Man-made factors are equally important. Any savvy farmland owner will be very familiar with the entire supply chain, including how the product is processed, how it is shipped, where it is highest in demand, how the consumer uses it, etc.
The more integrated the supply chain, the better. Farmland owners can be negatively impacted by middlemen such as importers, distributors, transporters, etc. For farmland, a vertically integrated structure is key.
Consistency is at the forefront of the value proposition of farmland ownership, and to achieve consistency in returns, you need consistency in pricing. This means developing close relationships throughout the supply chain.
For example, a good fruit buyer will have a very clear picture of the volume of fruit they’ll need, the price they’ll be able to pay for it, and what quality specifications they require. Farmland owners can rest easy if the location of their farmland offers well-developed supply chains.
It goes without saying that buying farmland can be complex.
But, for anyone thinking about buying farmland, it’s critical to understand the vastness of the space and the sheer variety of choices available.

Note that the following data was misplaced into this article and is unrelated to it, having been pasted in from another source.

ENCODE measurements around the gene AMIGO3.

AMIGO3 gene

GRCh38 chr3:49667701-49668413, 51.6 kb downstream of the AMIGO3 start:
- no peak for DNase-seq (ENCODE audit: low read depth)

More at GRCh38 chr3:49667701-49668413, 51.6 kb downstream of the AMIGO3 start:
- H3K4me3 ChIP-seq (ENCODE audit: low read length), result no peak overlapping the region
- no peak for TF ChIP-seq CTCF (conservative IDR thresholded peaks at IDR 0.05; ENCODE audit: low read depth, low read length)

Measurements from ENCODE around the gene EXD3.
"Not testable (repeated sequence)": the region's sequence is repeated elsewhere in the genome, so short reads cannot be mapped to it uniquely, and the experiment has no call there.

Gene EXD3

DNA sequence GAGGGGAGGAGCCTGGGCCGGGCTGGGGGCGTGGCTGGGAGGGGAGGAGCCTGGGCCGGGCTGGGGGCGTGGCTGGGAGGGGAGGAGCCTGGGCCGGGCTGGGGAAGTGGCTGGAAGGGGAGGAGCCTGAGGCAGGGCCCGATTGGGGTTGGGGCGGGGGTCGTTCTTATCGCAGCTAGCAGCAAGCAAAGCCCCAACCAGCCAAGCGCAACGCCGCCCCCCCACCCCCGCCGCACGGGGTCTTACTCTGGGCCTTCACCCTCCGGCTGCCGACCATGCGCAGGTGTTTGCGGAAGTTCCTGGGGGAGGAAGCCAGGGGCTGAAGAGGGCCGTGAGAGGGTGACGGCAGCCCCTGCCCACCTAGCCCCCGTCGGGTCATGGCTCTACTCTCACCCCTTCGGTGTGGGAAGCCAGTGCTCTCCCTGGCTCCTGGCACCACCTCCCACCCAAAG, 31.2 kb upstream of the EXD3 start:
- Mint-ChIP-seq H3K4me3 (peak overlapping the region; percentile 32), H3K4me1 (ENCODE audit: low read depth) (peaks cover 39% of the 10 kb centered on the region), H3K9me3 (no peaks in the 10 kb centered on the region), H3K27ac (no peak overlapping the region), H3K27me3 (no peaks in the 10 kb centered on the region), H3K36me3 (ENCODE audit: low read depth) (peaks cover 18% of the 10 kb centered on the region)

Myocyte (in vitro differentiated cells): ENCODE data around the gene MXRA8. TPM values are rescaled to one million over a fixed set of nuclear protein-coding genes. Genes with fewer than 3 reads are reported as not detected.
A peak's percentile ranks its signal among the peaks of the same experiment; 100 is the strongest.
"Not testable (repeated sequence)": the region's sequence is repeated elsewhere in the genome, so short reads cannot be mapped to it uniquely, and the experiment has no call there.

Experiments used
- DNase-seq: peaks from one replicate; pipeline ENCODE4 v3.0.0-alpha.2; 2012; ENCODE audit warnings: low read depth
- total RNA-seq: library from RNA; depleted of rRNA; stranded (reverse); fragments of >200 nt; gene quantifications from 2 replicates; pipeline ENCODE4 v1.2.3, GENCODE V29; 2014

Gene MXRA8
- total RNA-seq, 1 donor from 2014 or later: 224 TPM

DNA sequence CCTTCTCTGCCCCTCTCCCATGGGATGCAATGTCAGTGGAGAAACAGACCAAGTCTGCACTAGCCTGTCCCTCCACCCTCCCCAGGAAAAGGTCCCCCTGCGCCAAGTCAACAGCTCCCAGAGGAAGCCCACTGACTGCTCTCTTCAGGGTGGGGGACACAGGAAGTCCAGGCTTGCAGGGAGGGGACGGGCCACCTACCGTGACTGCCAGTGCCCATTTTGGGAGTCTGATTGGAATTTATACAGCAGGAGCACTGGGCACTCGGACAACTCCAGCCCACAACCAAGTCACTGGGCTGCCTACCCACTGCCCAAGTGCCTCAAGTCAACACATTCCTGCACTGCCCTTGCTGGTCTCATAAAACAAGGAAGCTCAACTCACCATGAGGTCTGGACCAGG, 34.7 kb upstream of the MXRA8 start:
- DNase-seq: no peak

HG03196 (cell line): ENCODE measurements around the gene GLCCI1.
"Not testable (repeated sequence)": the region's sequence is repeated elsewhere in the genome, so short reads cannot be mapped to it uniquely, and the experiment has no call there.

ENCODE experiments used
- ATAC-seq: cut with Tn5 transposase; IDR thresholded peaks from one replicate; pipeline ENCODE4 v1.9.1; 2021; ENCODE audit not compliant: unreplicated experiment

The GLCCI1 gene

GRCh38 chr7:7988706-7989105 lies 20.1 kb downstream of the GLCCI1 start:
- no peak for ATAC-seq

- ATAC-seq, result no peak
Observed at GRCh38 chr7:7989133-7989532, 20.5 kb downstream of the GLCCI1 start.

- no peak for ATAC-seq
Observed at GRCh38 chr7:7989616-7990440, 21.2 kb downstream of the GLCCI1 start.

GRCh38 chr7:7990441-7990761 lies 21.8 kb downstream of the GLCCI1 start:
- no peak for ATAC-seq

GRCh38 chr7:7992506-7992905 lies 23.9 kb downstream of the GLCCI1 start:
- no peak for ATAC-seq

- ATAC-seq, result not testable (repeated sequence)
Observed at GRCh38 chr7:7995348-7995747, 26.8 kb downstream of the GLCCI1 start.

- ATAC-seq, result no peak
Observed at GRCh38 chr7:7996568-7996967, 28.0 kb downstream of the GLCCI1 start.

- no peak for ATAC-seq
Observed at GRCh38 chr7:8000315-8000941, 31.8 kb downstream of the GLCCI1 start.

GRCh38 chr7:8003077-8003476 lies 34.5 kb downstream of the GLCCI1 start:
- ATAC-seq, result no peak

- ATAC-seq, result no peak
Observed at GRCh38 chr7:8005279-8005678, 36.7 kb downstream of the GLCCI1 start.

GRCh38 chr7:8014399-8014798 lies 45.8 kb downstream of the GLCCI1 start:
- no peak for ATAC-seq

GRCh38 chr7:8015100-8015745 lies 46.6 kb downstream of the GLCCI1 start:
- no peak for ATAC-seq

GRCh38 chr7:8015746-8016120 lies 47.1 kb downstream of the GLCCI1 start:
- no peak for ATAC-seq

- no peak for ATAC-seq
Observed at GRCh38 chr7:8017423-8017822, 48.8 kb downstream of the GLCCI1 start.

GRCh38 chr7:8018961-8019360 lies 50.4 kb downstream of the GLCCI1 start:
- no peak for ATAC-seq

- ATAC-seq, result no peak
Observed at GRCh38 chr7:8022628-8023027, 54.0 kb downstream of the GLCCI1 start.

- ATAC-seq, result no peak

Farmland is more than corn and wheat and soy, and it goes far beyond the developed world. Too many potential farmland owners limit themselves by only considering U.S. row crops. Farmland as an asset class is far more diverse.
If you’re looking for non-correlated, inflation-proof returns over the long-term, farmland is a very attractive option. For more information on how you can make a confident, informed decision on owning farmland, download our free Farmland 101 guide. In it you’ll learn more about farmland ownership and the process involved.
At Farmfolio, we’re committed to making farm ownership easy and providing opportunities to only the highest-quality farmland. Our Land Ownership Titles (LOTs) program takes the uncertainty out of buying farmland, and features integrated solutions for farm management and commercialization.
With LOTs, you own more than a piece of farmland – you own a pre-developed, vertically integrated structure for agribusiness designed to deliver consistent passive income year after year. Click here to learn more about how you can own real assets in farmland through LOTs.